That being said, the movies seem to use 'more valuable' credits than the games:  Credits didn't really come up enough to tell how much they are actually worth (I think Luke got like 1,200 credits for selling his speeder?)

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I have found this problem as well and it seems like it doesn't lend itself to having personal equipment be much of a credit sink for players. If they have a ship or a house or something the it's good, but personal equipment seems too light on base value in many situations. 

 

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If you think pricing in this system is bad, you should have seen the old WEG books.  

That said, I find the prices make a good reference for a starting point, but things are very situational.  Our current campaign is a street gang on a way backwater rim planet that no mainstream cargo ships ever visit, so it's all but impossible to find some of the heavily manufactured suits.  I think we have one character in Armored Clothing (the character closest to being a tank) one in padded, and everybody else still in heavy clothing, and we're at about 200 xp.

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1 hour ago, Archlyte said:

I have found this problem as well and it seems like it doesn't lend itself to having personal equipment be much of a credit sink for players. If they have a ship or a house or something the it's good, but personal equipment seems too light on base value in many situations. 

 

Ships are only a credit sink if you occasionally destroy them since operating costs are minimal to non-existent in this game. Eventually players can get tens of thousands of credits saved up. While some like to view the PCs' ship like a character, it's not--it's a piece of gear. Blow it up, steal it, whatever.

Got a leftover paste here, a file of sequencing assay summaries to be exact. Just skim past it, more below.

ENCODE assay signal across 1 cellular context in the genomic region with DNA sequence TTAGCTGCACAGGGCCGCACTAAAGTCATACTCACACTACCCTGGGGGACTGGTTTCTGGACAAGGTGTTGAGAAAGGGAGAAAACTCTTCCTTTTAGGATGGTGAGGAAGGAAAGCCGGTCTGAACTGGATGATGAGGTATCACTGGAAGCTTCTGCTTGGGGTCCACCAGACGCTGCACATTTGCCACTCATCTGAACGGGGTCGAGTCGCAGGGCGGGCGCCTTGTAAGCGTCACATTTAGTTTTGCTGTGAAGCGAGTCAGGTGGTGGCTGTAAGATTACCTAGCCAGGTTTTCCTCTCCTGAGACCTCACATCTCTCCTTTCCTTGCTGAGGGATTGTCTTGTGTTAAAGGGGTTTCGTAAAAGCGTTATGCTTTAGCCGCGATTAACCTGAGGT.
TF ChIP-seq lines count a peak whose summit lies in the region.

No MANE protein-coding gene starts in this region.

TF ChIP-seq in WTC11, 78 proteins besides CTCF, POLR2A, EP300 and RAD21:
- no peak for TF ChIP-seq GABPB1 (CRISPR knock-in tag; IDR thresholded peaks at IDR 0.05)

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16 hours ago, HappyDaze said:

Ships are only a credit sink if you occasionally destroy them since operating costs are minimal to non-existent in this game. Eventually players can get tens of thousands of credits saved up. While some like to view the PCs' ship like a character, it's not--it's a piece of gear. Blow it up, steal it, whatever.

That's good advice Happy. I think the base cost for repair is 1000 cr per point of damage so I make sure there is space combat in order to get repairs into the equation. I also charge them for fuel and I have found that to be a good motivator to find work because being stuck somewhere has happened a few times. 

Blowing it up and stealing it is almost a necessity I agree. I do notice that there is a fine line though as I watched one group decide that since they believed their stuff was going to be lost anyway they stopped caring about it. It wasn't a good "focus on the story" type thing, but more of a cynical "who cares we will lose it anyway" type approach. 

At the same time the group sitting on tens of thousands (or more) credits starts to beg the question of why they are collecting it. I have found that some players view it in the same manner as money in a video game: An unassailable mass of achievement that they expect can only be diminished by their use. Others have some goal in mind. 

I personally like it when the character has more of a desire for the money than the player, and when the money has some goal or use for the character itself. When the money and the character seem disconnected somehow (Character is non-materially oriented or has no need but the character is collecting every dropped blaster) it bugs me because then it's just the player hoarding.